Nowadays every Magic card has to predictably interact with ten thousand or so of its multiverse-spanning fellows, so there's no loose talk about "heads" and whether or not new ones may be grown during various upkeeps. Cards are worded in precise language to make sure that, when you combine two obscure cards created by design teams full of people who didn't even work at Wizards during the same decade, you still know what happens.
But incredibly, given all those intervening years and all those changes to templating policy, the flavor of +1/+1 counters hasn't changed all that much. Hell yes, those things are heads. It's a freaking hydra and it can grow back lost heads because that is what hydras do. I don't care if they're pennies or beads or numbers on a six-sider, they are my hydra's snaky, writhing, bile-spitting heads and unless your name is Hercules you'd better be-frickin'-ware.
Triskelion, on the other hand, doesn't regrow its +1/+1 counters. It winds down like a robot from a 1950s sci-fi B-movie, its metallic voice growing dull and distorted as it fires off giant hunks of itself at its master's enemies. A 1/1 Triskelion is a sad artifact creature no longer capable of performing its intended function, a spent bazooka wishing it had a Simic Guildmage around to graft in another round of rockets.
Form is Function When You're a Spike...
The +1/+1 counter is a powerful flavor tool for establishing not only the feel of functional parts of a creature, but also the relationship of that function to the creature's size. When Spike Weaver spins an entangling silk net to "Fog" the board for a turn, it uses up a bit of the creature's essence, reducing its size, strength, and overall efficacy. Sure, a Spike Colony could come along and donate some O-negative (spikes are universal donors) to restore that efficacy, but unless it does, the Weaver is going to Fog and Fog until it dies, having no base power and toughness left over after those +1/+1s that fuel its ability.
...Or Certain Morningtide Elementals
The same goes for some of the greater elementals in Morningtide. As you recall, on the plane of Lorwyn, hopes and dreams (and fears and nightmares) have just as much reality as the leaves on the trees and the stones in the riverbed. Dreams are some of the building-blocks that make up Lorwyn the same way metal makes up Mirrodin and fire makes up a Pardic Firecat. The elementals of Lorwyn are creatures composed of dream itself, weird and surreal entities that come and go as they please.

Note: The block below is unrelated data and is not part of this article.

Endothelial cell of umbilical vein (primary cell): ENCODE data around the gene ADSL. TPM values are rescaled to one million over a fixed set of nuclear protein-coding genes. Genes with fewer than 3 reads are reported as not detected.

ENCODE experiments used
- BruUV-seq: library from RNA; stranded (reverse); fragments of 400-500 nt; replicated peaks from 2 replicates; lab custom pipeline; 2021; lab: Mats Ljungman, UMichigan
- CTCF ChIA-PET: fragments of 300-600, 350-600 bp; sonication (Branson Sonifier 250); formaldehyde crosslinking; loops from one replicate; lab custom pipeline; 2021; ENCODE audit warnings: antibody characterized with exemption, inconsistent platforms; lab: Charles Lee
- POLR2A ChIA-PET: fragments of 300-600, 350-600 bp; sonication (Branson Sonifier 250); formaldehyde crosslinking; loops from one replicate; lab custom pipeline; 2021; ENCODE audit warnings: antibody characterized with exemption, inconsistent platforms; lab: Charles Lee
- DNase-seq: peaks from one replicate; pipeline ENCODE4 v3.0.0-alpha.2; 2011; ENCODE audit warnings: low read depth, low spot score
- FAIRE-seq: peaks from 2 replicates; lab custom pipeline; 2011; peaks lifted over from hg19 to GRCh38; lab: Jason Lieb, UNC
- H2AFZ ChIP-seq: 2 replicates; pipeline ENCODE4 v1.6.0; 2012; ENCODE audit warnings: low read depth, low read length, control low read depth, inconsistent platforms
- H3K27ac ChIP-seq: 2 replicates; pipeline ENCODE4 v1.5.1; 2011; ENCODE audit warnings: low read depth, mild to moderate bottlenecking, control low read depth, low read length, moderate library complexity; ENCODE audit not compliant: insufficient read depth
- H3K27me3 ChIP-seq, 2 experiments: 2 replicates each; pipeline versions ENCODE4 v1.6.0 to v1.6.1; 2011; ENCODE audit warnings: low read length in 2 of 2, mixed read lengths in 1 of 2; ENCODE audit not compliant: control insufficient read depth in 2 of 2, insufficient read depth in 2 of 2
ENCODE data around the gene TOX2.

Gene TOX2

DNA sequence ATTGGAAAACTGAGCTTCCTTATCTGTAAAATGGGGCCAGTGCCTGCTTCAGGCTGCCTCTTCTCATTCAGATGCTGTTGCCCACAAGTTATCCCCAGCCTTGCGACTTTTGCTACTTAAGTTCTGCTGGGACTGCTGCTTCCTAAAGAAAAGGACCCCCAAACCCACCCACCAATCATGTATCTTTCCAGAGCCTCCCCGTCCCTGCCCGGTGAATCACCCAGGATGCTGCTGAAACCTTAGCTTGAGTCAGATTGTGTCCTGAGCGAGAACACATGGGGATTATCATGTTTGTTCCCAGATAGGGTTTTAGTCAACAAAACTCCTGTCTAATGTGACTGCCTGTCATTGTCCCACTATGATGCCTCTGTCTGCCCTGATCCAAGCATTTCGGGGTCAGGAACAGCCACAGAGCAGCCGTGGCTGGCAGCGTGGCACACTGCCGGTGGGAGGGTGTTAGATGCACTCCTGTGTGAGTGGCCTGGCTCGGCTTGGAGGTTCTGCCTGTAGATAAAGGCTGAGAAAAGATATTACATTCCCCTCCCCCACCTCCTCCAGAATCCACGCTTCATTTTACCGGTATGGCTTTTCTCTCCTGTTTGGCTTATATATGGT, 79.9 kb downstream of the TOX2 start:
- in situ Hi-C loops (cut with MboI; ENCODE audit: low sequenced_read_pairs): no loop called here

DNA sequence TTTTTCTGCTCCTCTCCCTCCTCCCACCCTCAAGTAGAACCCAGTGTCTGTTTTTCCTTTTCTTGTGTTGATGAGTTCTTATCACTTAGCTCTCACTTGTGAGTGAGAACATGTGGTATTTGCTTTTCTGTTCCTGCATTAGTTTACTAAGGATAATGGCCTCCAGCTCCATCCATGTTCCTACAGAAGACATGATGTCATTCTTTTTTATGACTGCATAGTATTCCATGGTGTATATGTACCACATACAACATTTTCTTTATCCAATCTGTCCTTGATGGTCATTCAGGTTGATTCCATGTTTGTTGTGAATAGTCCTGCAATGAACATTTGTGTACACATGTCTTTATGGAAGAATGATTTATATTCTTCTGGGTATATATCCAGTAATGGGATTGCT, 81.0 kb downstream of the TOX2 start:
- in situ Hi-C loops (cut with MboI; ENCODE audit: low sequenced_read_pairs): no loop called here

So it make sense that these elementals' power and toughness is fully contained in their functional +1/+1 counters. A Fertilid, for example, is an elemental of natural growth and fertility. It has an ability that lets you use part of it up in order to Rampant Growth up a land into your collection—but after that, it doesn't do anything else. It's an elemental of Rampant Growthing, you might say—its essence is entirely contained in its ability. Wring some fertility out of it twice, and there's nothing left. It's a slightly smaller Fertilid, and then it's gone. I think that fits the flavor of elementals rather well.
This brings us to the flavor of those two numbers in the lower right-hand corner of creature cards. Power and toughness characterize a creature's combat potential first and foremost, but note that the most intuitive way to think of power and toughness is in terms of the creature's size. You don't ask, "What are the offensive capabilities of that drake, my good man, and as a follow-up question, what would its corresponding measure of defensive prowess be?" Because you're not a boxing handicapper, or a biomechanics analyst. You're a planeswalker with an enemy-controlled drake flying right at him. You ask, "How big is that thing?" It's quite natural to think of a drake with a slightly larger sum of power and toughness as a bigger creature than one with a slightly smaller one.
Which leads us to a crucial aspect of Magic's flavor, especially relevant when it comes to power and toughness: card concepting.
Concepting Power and Toughness
One of the most incredible—yet sometimes messy—things about magicthegathering.com is the level of access you guys get to the behind-the-scenes of Magic. Readers of this site know way more about the game and how it's made than non-readers. I'll admit that that doesn't always help us—there are times when looking in on the creation of Magic is like going onto the floor of the sausage factory; the job gets done, but it isn't always pretty. I think flavor in particular can be hurt by this revelatory process—getting you guys back-stage passes to the creation of worlds is awesome, and an appropriate reward for your fandom. But it can also break the illusion of realism that is crucial to the fun of Magic flavor. When the cards stop being windows into strange, independently existing worlds and start being the pieces of cardboard that those guys in Washington state make, we've done something wrong. Long story short, if you find that your flavor enjoyment is being negatively impacted by the behind-the-scenes stuff in this column, please let me know.
Oh, and—look away for a couple of sections.
There's one gigantic reason that power and toughness corresponds so well to creature size, or rather one kajillion little reasons: It's because we make them correspond. Creature cards with high power and toughness get concepted as large monsters. We could do it otherwise, but (except for the exceptions, when we either goof or are following some other rule of thumb), we don't.
Color: Green creature
Action: Show a massive, elephantine jungle creature with crystal yoke and helmet.
Focus: On the elephant
Mood: Armored for battle